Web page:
Filmmaker Luigi Acquisto and two young sisters help former Australian police and Special Forces officers rescue children from Filipino sex bars, and investigate the man who allegedly abused their younger sister.
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Filling the giant screen with stunning time-lapse vistas of Antarctica, and detailing year-round life at McMurdo and Scott Base, Anthony Powell’s documentary is a potent hymn to the icy continent and the heavens above.
Jago tells the story of an 80 year old sea nomad called Rohani who has spent his life plying the waters of South East Asia’s Coral Triangle. The story is told entirely from Rohani’s perspective, against the spectacular backdrop of the Togian Islands, and recreates events that capture the turning points in his life, as a hunter and as a man. We were able to bring Rohani’s past experiences to life by working closely with his family and friends in the village where he grew up. These are the people you see representing Rohani in the film at various stages in his life. Story telling is a big part of Bajau culture, and a way of preserving traditions through generations, so everyone was very enthusiastic about what we were trying to do and brought lots of ideas of their own, especially Rohani. Although he had never had a camera pointed at him, it certainly wasn’t the first time he’d sat around telling stories. We were just lucky that he let us capture it on film.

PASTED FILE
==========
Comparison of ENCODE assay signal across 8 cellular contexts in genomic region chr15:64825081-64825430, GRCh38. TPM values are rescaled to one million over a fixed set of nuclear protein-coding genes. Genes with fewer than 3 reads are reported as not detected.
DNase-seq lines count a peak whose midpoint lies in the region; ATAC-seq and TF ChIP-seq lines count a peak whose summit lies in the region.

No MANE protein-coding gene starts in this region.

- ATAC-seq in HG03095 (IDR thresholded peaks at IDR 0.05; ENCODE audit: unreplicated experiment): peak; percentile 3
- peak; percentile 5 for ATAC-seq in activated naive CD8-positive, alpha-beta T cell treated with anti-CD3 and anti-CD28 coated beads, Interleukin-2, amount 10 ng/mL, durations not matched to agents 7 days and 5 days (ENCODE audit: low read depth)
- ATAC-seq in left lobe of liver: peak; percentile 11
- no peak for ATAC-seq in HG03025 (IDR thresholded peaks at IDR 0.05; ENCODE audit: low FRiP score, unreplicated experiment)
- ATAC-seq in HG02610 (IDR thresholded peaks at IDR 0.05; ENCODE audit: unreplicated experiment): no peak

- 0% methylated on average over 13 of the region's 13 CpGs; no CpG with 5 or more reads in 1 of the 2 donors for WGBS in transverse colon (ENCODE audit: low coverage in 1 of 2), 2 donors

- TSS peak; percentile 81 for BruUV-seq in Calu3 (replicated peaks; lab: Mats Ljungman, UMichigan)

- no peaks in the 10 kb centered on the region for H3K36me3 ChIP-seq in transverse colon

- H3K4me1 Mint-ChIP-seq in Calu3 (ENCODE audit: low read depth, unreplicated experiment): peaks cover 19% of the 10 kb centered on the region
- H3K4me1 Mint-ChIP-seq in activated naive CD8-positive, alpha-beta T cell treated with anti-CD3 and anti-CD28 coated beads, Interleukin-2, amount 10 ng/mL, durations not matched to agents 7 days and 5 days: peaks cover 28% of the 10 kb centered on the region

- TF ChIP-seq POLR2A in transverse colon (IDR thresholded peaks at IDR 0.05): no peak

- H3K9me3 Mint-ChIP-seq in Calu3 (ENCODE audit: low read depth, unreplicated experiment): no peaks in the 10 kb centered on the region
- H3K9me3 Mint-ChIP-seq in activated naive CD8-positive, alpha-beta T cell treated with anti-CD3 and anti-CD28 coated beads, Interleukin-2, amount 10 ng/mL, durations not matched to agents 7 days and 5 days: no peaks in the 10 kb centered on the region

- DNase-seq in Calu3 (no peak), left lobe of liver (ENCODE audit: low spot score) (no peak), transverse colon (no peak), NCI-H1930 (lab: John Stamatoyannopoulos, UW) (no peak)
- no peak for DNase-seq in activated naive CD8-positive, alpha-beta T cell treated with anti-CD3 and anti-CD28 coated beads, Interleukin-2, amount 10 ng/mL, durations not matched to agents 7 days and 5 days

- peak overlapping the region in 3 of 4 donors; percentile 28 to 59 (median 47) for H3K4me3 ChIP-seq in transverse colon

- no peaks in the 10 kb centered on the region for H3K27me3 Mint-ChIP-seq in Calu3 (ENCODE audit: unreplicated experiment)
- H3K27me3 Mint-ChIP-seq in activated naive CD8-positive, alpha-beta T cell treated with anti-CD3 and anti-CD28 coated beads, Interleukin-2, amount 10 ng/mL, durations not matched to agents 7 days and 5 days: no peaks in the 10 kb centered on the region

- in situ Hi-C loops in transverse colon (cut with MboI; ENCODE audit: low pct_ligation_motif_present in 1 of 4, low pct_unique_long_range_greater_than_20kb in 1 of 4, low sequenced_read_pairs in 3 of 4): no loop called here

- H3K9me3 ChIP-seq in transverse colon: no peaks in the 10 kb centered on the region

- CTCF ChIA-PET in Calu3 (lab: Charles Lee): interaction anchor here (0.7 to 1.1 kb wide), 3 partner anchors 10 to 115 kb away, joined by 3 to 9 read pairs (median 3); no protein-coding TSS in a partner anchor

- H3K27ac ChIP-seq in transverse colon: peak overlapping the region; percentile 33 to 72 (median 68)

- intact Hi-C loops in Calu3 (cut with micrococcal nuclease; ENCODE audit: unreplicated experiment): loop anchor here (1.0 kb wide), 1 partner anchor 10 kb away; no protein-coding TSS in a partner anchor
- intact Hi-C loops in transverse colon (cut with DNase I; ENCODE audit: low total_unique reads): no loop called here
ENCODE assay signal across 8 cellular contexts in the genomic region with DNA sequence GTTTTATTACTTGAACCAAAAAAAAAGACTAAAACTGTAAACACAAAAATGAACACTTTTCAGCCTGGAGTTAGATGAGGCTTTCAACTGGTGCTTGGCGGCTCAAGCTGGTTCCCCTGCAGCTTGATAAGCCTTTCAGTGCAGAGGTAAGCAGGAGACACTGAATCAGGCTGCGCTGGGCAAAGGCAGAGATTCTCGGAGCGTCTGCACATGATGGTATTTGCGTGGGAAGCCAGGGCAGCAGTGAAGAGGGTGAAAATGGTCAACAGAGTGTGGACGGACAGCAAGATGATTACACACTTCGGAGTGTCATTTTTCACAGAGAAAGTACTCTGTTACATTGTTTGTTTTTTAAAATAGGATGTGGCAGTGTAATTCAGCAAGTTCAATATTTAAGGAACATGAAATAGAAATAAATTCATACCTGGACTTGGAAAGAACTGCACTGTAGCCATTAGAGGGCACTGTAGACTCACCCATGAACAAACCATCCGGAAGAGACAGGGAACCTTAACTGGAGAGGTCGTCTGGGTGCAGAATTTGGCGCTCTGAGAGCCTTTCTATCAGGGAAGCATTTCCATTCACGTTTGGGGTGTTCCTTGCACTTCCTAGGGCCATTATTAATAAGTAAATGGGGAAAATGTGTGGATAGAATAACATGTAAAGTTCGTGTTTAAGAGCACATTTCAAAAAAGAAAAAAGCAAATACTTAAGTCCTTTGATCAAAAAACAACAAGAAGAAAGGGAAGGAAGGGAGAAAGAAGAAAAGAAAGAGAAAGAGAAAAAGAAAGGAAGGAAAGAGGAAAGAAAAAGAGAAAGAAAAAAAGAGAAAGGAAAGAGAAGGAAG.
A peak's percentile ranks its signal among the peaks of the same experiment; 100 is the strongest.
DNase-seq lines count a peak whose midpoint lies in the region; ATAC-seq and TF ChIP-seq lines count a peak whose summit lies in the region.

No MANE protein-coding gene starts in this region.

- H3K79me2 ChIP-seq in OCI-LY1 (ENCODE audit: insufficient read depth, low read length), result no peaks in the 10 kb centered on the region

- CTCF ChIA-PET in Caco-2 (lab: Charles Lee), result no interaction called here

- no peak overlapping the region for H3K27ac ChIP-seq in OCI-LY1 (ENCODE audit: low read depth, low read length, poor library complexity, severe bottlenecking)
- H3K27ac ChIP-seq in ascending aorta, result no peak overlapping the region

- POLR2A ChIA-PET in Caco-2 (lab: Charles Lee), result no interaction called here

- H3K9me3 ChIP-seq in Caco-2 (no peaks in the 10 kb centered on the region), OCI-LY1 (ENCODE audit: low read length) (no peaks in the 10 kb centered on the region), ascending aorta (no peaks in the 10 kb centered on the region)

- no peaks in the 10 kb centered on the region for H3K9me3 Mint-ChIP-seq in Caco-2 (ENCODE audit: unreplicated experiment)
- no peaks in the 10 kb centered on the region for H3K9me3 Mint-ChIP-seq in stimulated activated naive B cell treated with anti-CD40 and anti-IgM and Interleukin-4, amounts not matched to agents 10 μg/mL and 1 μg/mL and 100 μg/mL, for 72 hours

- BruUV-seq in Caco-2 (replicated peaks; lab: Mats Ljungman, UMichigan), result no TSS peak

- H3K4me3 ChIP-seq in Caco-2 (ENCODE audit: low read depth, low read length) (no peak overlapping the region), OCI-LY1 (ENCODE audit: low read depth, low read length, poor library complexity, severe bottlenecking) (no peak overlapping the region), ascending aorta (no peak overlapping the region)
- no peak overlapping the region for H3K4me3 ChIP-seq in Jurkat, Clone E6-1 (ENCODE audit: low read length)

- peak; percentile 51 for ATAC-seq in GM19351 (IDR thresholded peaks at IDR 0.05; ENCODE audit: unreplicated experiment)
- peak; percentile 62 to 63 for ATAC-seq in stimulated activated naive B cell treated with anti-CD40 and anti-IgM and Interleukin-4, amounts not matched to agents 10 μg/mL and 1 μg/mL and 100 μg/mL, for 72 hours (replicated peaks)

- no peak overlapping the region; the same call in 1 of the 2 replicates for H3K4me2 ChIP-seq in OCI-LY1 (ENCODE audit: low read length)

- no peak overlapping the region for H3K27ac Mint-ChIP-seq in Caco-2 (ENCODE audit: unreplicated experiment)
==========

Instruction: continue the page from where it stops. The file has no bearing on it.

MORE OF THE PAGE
Legendary music photographer Mick Rock is best known for his iconic photographs of David Bowie, Lou Reed, Iggy Pop, Queen, and countless others. In a documentary as rock-n-roll as its subject, Mick Rock guides us through his psychedelic, shambolic first-hand experiences as the visual record-keeper of these myths and legends.
Part jazz history, part true-crime tale, Kasper Collin’s new documentary employs extensive archival footage and new interviews to tell the tragic story of the magnificently talented trumpeter Lee Morgan and his common-law wife Helen, who murdered him in a New York bar in 1972.
Thirty miles from the Arctic Circle, in the northern Icelandic town of Husavik, stands the Icelandic Phallological Museum – the world’s only Penis museum. Over 40 years, the founder and curator has collected every specimen from every mammal except for one elusive penis needed to complete his collection: The Human Specimen. The film follows the curator’s incredible, sublimely comic, often shocking quest to complete his eccentric collection, and the two intrepid men who have raised their hands to be the first human